A continuing series exhuming, exploring and exalting the “lost” treasures scattered in the sands of music history. Because it’s never too late.
Material – The Third Power [Axion/Island 1991]
Sly Dunbar and Robbie Shakespeare were justifiably pissed. They’d worked with Producer/Bassist/Visionary Bill Laswell enough to expect he’d know when enough was enough. They were cool with the way he’d funkified their reggae riddims, giving their work an edgy, Downtown sound and even getting them some airplay on US urban radio. They’d even gotten a spot for the song “Bass & Trouble” on an episode of Miami Vice, which was a nice piece of extra cash. Still, this record didn’t sound anything like that stuff. They couldn’t even hear themselves in the final mix. That crazy New York bald head had totally screwed this record up, and a pair of reggae legends like Sly and Robbie weren’t gonna have their names on a record where you couldn’t hear the Sly and Robbie.
It’s likely Bill Laswell figured he and the Riddim Twins were tight enough that he could do more of his thing on their new record. After all, he’d made them enough money and raised their profile not only in the States but on the continent as well. Sure, sure, they might have been big fish in a small pond like Kingston, but Bill Laswell was they critic’s’ darling with a golden touch. He’d rescued Herbie Hancock from obscurity while helping launch the hip hop revolution that would eventually kill rock music as the dominant pop form on Earth. Oh well, if they didn’t want the record to come out as a Sly & Robbie disc, he’d just put it out as the new Material album; it would fit right in with the discography of a band that had never really been a band as much as a magnetic north for musicians from multiple disciplines to find common, creative, ground [under Laswell’s careful supervision of course].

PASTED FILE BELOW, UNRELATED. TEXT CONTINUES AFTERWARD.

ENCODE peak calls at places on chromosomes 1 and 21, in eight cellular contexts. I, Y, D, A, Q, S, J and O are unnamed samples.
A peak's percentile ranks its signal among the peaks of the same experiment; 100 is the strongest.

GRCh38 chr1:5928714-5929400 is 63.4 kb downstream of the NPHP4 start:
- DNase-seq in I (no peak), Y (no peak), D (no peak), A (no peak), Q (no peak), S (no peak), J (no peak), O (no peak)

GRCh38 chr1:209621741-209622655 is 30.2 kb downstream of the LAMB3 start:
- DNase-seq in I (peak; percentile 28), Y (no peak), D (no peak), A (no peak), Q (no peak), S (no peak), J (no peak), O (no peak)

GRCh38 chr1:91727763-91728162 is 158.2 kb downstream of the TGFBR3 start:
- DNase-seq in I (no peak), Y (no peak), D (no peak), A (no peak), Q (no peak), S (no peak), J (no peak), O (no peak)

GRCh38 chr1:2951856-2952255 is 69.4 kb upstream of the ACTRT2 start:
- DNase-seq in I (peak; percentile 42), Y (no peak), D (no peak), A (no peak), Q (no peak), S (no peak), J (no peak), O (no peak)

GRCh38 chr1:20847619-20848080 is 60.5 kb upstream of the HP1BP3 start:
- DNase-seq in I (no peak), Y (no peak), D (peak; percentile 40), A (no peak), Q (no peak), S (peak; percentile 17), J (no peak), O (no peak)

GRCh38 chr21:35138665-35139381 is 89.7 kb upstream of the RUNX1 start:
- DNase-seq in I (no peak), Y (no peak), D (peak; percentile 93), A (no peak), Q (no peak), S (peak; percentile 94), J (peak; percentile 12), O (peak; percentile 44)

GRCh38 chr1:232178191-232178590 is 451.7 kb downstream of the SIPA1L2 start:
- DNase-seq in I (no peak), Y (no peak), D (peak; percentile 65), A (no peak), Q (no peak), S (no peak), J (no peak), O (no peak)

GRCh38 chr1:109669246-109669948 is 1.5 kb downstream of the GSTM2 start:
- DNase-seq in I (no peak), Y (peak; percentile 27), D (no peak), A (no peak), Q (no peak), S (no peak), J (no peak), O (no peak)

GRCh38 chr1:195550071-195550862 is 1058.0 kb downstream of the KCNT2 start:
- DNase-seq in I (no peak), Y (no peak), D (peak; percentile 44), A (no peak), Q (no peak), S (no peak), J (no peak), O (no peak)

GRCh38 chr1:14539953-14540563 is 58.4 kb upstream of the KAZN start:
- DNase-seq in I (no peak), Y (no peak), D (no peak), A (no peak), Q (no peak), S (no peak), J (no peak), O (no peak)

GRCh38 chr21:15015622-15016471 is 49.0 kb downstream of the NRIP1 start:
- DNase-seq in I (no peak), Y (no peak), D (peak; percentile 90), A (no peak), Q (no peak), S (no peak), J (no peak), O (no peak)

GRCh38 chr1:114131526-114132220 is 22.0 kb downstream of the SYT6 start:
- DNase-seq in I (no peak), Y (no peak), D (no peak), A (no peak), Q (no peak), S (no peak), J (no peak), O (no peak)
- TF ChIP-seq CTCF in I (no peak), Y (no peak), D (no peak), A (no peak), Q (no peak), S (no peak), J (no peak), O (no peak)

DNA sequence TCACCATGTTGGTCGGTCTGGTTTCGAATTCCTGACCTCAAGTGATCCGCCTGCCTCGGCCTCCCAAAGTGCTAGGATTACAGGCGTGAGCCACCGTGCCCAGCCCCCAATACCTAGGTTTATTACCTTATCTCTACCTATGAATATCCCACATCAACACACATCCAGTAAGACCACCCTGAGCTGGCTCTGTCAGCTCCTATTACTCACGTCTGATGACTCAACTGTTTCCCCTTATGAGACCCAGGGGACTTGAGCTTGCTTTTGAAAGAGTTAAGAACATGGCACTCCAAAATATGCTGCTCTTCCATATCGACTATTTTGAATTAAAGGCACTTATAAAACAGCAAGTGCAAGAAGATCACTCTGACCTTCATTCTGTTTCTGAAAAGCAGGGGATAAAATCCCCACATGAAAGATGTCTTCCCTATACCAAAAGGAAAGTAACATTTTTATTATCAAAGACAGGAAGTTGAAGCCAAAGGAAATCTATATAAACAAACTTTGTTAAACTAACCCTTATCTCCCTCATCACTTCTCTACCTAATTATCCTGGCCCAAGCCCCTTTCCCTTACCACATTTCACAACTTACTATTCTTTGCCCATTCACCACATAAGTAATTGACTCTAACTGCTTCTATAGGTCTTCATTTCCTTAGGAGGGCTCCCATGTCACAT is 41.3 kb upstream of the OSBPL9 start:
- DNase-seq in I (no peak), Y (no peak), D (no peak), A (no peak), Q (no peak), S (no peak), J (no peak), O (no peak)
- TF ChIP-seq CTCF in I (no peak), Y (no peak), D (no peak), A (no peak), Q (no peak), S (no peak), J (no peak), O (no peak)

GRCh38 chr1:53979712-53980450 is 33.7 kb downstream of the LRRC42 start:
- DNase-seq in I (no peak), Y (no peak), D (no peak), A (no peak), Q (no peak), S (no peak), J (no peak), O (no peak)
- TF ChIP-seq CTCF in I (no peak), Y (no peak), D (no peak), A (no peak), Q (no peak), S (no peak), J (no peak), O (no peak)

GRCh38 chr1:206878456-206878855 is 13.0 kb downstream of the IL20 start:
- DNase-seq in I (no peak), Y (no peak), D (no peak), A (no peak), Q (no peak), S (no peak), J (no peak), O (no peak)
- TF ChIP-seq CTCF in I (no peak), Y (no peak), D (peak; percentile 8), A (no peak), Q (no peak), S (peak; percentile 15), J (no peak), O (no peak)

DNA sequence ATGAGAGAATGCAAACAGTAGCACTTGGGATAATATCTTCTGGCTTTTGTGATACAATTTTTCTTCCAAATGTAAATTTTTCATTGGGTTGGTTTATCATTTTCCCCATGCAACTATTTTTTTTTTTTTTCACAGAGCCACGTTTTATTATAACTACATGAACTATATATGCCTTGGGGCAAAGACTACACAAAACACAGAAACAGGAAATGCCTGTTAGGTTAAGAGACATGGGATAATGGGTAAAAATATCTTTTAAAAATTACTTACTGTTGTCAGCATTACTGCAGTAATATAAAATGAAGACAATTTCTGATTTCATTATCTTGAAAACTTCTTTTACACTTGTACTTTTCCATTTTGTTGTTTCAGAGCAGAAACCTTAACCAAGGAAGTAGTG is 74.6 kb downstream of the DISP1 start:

Formed in 1978 by Laswell, keyboardist Michael Beinhorn, soundman Martin Bisi and drummer Fred Maher, Material started out as a prog-jazz band at the behest of Russian impresario Giorgio Gomelsky, who signed them to his Zu label. After one recording for Zu, they moved to [the even trendier] Celluloid label for the Temporary Music 1 Ep. Partly because of the Gomelsky connection and partly because of their talent, Material began to attract some of the coolest names in jazz, prog, art rock and even punk. Their first full album Memory Serves sported contributions from Sonny Sharrock, Olu Dara, Fred Frith and Henry Threadgill, while still retaining the hard art-funk bent of the core group. Later albums would find the group reduced to Laswell and Beinhorn shepherding a shifting array of singers and players, including Nona Hendryx, Archie Shepp, Nile Rodgers and a budding young vocalist named Whitney. 1983 would prove a high point for the duo when they produced Herbie Hancock’s breakthrough album Future Shock which featured the iconic single “Rockit.” In 1985 Beinhorn left for a successful production career while Laswell kept pushing and expanding the concept of Material.